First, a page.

Sir, I hope I should have been exposed to no misconstruction if I had remained silent, yet, from the course which this debate has taken, I am unwilling to expose myself to the hazard of a misconstruction, or to shrink from the duty of declaring boldly and decidedly my opinions on the subject of this petition. Until I heard the construction put upon its prayer by the hon. Gentleman (Mr. T. Duncombe), I thought there had been two propositions to be considered by the House,—.not quite consistent or compatible it is true,—but still on the face of the document there appeared to be two proposals. The one, that I should admit the petitioners to be heard, in order that they might state their grievances by their counsel or agents, while the other appeared to be an imperative demand that I should immediately, and without consideration, pass into a law every demand that is contained in the charter. Sir, I do not want to take any advantage of the charter for the purpose of vindicating my vote. If the question of the charter be not before us, I am ready to give my vote against hearing the petitioners at the Bar of the House of Commons in support of their allegations. I shall give this vote on various grounds. First, I am satisfied that 1 cannot be convinced of the policy of acceding to the prayer of this petition. I come to the conclusion to which the hon. Member for Leicester has already come—the foregone conclusion, that those demands, if complied with, would be mischievous to the petitioners themselves, and having come to that conclusion, I think it more just and more respectful to tell them that I do not intend to accede to their petition, than to give them a delusive hearing, which I know can have no useful result. Why, Sir, what does the hon. Member for Finsbury, the Colleague of the hon. Gentleman, tell me? That on the result of my decision with respect to the hearing of the petitioners will depend either awakened hope or fearful despondency. Well, I will not awaken hope by countenancing expectations which I know must end in disappointment. The hon. Gentleman says he wishes to pledge me to nothing, he only wishes me to hear the grievances detailed. But he asks me to hear the allegations of the petitioners, and those allegations are neither more nor less than an impeachment of the whole Constitution of this country, and the whole frame of society. The petition tells me that it is wrong to maintain an Established Church—it says that 9,000,000l. of money are annually abstracted from the people for the purpose of maintaining the church. The petition tells me that the people of Ireland are entitled to the repeal of the union. The petition draws a most invidious comparison between the expenses of the Sovereign and those of a labourer. I say the petition is altogether an impeachment of the Constitution of this country, and of the whole frame of society. And how am I to gratify the demands of the petitioners? Hear them at the Bar! Why, if I hear them, let me hear them effectually. But is it an effectual hearing to permit four or five persons on their behalf to make speeches at the Bar of the House? Are those speeches to be relied upon? Suppose the speeches at the Bar failed of producing an effect, and a demand were then made for an inquiry, should I refuse it, or suspend the whole public business of the country, in order that the bulk of these allegations might be ascertained as to the policy of an Established Church, and a repeal of the union? Is not that the only effectual way in which the petitioners would have an opportunity of explaining their grievances? and is it for the advantage of the petitioners themselves that I should suspend the public business of the country for the purpose of inquiring into this subject? What is the petition? If I had a doubt, which I have not, upon this subject, strange as it should seem, the speech of the hon. and learned Member for Bath would have convinced me that the greatest absurdity ever committed would be to enter into an inquiry with respect to the allegations in this petition—a petition which does not represent the sentiments of those who signed it—a petition that is utterly at variance with the judgment and good sense of the 3,000,000 of petitioners, bur which has been imposed upon them by a cowardly demagogue whom the hon. Gentleman knows, and whose personal knowledge of his character entitles him to speak of him with disrespect and contempt. I take the description of the petition from the hon. and learned Gentleman himself, and could I admit the framer of this petition, a person so described by the hon. and learned Gentleman—a man who has perverted to his own evil purposes the minds of the respectable, intelligent, industrious, honest labouring classes of this country, to the Bar of this House, for he no doubt will be the person selected to defend the allegations of this trashy petition which he has drawn up, without being a party to the continuance of that delusion under which they labour? It is into the allegations of the petition that the hon. Member for Finsbury asked me to go; and the allegations of the petition have been described by the hon. and learned Gentleman the Member for Bath. When I refer to the prayer of the petition, when I refer to the character of him who is said to be its author, when I refer to the certain consequences of raising expectations which I know I must disappoint. I must say I think I am acting more respectfully and more justly towards the petitioners in refusing at once to accede to their demands, than by giving them a delusive hearing at the Bar and afterwards telling them they have made no impression whatever on my mind. The hon. and learned Member for Bath has described the character of the people of England. He said, that in other countries of Europe the appeal was to force, while in this country the appeal was to law. He said, the labouring classes possessed the physical force, which if they were inclined to enforce it would overpower every opposition; but they were controlled by their good sense and by their willing obedience to the law, for which they entertained respect. The hon. and learned Gentleman pointed to the decrepit constable going into the midst of a crowd and seizing a powerful man; the officer of the law was unresisted: and although his prisoner was a person of much superior strength, he evinced a willing submission to authority, and the people by whom he was surrounded offered no opposition; but what nerved the arms of the constable? why it was the tacit influence of the law, that stood behind him. And what had given that influence to the law? What but the conviction that it is just? Do you believe that if the people of this country were in the condition described in this memorial, which declares that This House has by unconstitutional means created an unbearable despotism on the one hand, and a degrading slavery on the other, If that was a just representation of the people and the constitution of England, would that law which backs the decrepit constable possess the authority and influence it now exercises? Do you think the people, of whom the hon. and learned Member has given such a description, would have that respect for the law they now entertain, if they did not feel that that law which guarantees property, which secures liberty, is a law equally for the poor and the rich? What description was given of the people of England by the other hon. Member for Finsbury? He said, I have travelled through various parts of Europe; I have had opportunities of observing the condition of the labouring classes abroad, and comparing it with our home population, and I defy you to find a more intelligent, a more prudent, a more independent, or a more high-spirited race than the people of England. I grant it; but I ask him what has formed their character? Is it to the bricks and stones of their houses that we must attribute their character? No, it is to the laws and institutions of a free country. The high-minded independent character of which the hon. and learned Gentleman spoke has been formed under those laws and institutions of which this petition contains the impeachment. And if it were true that we lived in a state of despotism on the one hand, or degrading slavery on the other, the people of this country would never have that respect for authority, nor would they deserve the character which the hon. and learned Gentleman has given them. I did not understand the right hon. Member for Edinburgh to state^ that the people of this country were of a sanguinary disposition; and that if we admitted them to power, spoliation of property would be the result, but that there would be great danger if they consented to the prayer of this petition, so prepared by a designing and cowardly demagogue, adopting the description of the hon, and learned Gentleman; or, if this be a libel upon the petitioners, how can the hon. and learned Gentleman maintain that those who have been parties to a petition so full of trash and delusion, might not in other instances fall victims to other designing demagogues, who may say to them, "Now you are possessed of power, now you have the means of exercising it, and you are a degraded and cowardly race if you do not enforce your own terms?" I do not believe they would at once yield to such delusions; but what security can the hon. and learned Gentleman give, that having been deluded once, the petitioners would not be deluded again? I understood the right hon. Member for Edinburgh to argue, that, if you make an alteration in your constitution upon principles like those laid down in this petition—which states that public faith ought not to be maintained, and that the public creditor should not be paid, because debts were incurred by Parliament without due authority for the support of wars which were unjust—which affirms that the possession of the land is a monopoly—that machinery is a monopoly, if you allow the petitioners to come to your Bar, to advocate an alteration of the constitution on those principles, you will be exciting hopes and expectations which you cannot realize without leading to confusion, and which you cannot disappoint without danger. I understood the right hon. Gentleman to argue that anarchy and confusion must arise from that state of things, because there would be no security for property; and that, in fact, uncertainty and spoliation of property must necessarily arise. But I did not understand him to affirm of the people of England that they were of a sanguinary and barbarous disposition, and inclined to possess themselves of the property of others. On account then, of the delusion which must arise from granting the prayer of the petition, I cannot accede to this motion. If I am told that the charter is involved — if I am now deciding the question of universal suffrage, annual Parliaments, and vote by ballot, I am content to rest the issue upon that ground also. I believe that universal suffrage will be incompatible with the maintenance of the mixed monarchy under which we live—I believe that mixed monarchy is important in respect to the end which is to be achieved rather than in respect to the means by which it is gained—that end I understand to be the promotion of the happiness of the people; but in a country circumstanced like this, I will not consent to substitute mere democracy for that mixed form of Government under which we live, and which, imperfect as it may be, has secured for us during 150 years more of practical happiness and of true liberty than has been enjoyed in any other country that ever existed, not excepting the United States of America, not excepting any other country whatever. We may be suffering severe privation. I deeply regret it, I sympathise with the sufferers, I admire their fortitude, I respect their patience, but I will not consent to make these momentous changes in the constitution, with the certainty that I shall afford no relief to the present privation and suffering, with the certainty only that I shall incur the risk of destroying that constitution, which, I believe, if you will permit it to remain untouched, will secure to your descendants as it has secured to you and your ancestors, those blessings which you will never find in any rash or precipitate changes, however plausible in speculation they may appear to be.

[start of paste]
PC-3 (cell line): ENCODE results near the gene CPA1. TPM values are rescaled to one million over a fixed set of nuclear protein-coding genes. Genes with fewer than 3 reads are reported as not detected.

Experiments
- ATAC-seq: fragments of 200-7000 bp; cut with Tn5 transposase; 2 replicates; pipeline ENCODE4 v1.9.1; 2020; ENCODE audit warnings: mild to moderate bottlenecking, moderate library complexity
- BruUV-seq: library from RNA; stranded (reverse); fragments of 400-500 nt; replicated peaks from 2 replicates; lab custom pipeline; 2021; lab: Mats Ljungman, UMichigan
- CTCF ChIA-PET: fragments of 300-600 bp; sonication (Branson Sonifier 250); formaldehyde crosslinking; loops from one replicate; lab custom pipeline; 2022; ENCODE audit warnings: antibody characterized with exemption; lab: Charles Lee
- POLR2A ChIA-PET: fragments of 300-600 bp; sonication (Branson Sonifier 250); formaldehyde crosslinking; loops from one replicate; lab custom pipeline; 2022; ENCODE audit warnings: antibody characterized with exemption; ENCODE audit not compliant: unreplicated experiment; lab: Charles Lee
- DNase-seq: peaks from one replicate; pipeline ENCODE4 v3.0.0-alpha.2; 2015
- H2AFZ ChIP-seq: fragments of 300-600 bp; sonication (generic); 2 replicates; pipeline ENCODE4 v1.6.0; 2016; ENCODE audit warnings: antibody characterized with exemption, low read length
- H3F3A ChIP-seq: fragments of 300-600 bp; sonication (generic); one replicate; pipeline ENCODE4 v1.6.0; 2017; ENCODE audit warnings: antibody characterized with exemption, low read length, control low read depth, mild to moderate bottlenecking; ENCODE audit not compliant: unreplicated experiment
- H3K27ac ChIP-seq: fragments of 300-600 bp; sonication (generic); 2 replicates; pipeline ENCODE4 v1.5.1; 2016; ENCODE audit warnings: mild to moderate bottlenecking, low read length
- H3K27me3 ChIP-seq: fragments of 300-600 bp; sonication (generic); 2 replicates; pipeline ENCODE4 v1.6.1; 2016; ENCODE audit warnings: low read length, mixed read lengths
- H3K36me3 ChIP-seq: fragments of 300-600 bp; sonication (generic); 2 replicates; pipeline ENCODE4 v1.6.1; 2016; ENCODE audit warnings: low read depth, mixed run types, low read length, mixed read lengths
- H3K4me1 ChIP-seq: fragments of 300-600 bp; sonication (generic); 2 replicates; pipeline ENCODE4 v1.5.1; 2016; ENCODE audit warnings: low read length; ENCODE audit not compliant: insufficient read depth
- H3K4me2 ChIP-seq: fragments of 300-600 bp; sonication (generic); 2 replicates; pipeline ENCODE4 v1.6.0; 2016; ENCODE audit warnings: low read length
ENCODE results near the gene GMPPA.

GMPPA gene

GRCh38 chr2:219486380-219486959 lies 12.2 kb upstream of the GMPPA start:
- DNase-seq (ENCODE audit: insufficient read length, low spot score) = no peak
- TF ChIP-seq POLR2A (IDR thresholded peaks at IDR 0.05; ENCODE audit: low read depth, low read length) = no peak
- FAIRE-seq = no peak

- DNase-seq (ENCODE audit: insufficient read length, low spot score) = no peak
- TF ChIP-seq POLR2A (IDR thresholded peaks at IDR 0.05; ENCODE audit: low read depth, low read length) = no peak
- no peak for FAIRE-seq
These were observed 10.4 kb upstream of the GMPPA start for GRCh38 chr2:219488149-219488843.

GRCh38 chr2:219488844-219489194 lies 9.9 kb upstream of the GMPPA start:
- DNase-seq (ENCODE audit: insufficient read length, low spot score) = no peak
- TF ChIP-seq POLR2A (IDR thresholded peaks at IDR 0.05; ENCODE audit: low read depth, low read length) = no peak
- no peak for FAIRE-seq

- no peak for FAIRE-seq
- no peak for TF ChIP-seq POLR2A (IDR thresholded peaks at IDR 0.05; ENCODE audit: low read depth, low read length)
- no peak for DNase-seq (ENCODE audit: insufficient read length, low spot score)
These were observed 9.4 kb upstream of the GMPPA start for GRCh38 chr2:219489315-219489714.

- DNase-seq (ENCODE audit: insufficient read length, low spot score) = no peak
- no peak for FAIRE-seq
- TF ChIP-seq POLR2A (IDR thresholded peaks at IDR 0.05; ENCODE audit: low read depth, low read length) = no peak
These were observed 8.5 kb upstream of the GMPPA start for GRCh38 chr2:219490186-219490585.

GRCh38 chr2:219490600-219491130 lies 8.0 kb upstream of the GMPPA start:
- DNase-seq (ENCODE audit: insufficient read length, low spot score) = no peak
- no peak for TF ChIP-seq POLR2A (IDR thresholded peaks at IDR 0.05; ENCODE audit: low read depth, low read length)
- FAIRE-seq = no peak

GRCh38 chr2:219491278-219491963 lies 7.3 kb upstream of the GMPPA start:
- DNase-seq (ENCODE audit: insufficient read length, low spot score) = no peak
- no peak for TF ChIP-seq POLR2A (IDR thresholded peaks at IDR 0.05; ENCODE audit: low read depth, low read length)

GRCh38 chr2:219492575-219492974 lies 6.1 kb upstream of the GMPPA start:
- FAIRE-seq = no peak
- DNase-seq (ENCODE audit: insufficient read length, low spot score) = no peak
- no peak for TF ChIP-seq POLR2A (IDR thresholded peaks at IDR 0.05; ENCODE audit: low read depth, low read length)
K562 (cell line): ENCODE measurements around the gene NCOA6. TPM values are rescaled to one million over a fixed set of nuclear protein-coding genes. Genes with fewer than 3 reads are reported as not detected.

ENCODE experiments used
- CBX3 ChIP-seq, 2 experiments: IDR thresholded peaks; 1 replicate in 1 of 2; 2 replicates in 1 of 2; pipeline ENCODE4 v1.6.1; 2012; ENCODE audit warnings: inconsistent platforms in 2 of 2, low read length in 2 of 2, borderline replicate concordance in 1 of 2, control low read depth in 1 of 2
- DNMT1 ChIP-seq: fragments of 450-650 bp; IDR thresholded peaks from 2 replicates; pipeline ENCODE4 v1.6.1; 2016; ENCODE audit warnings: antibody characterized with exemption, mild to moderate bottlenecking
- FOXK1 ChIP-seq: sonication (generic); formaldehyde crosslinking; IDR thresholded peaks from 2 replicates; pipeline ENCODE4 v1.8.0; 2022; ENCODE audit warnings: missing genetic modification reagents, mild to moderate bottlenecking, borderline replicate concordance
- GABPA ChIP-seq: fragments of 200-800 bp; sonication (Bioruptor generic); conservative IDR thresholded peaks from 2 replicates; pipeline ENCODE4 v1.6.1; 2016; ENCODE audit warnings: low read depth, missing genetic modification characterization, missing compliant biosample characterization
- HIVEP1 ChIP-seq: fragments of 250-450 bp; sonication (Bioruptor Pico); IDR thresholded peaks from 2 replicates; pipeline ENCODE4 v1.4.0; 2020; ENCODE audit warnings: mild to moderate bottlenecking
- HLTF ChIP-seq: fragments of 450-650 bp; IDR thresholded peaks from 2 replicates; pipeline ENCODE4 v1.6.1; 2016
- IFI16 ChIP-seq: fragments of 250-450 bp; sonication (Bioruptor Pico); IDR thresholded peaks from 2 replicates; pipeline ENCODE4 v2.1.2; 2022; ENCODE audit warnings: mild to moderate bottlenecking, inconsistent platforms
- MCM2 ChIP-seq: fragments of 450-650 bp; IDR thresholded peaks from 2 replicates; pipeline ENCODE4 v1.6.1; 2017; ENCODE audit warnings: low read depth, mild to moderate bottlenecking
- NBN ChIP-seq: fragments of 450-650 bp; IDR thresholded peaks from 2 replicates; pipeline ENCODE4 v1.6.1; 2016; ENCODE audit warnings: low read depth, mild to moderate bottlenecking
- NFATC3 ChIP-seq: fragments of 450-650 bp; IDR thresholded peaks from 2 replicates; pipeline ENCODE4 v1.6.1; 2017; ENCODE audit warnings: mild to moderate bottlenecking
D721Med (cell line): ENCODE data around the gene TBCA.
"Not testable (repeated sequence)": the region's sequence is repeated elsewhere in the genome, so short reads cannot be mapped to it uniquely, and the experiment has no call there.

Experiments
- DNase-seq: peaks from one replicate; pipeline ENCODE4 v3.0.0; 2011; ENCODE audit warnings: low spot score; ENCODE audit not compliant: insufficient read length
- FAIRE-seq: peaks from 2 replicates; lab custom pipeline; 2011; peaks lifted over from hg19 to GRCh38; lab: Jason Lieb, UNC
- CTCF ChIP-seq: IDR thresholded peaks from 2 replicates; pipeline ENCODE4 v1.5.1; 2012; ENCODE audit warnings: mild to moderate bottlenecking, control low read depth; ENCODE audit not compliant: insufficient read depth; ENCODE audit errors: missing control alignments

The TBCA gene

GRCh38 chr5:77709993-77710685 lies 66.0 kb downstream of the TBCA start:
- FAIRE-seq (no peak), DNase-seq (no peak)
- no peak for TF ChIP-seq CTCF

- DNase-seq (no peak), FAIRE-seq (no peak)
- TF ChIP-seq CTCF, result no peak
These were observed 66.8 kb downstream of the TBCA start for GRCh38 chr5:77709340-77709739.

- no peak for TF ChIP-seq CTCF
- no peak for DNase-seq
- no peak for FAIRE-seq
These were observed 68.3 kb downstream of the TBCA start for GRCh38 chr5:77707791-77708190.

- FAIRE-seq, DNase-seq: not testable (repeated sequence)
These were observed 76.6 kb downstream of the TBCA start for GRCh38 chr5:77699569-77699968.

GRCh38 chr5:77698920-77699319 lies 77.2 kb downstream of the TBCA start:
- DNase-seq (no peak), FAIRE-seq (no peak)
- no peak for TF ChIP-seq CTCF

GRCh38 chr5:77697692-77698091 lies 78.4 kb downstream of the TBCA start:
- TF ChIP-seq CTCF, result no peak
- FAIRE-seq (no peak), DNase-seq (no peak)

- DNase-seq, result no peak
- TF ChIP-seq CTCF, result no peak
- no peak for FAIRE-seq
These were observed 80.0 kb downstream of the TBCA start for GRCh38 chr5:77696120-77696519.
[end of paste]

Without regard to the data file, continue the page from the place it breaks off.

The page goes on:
Mr. Macaulay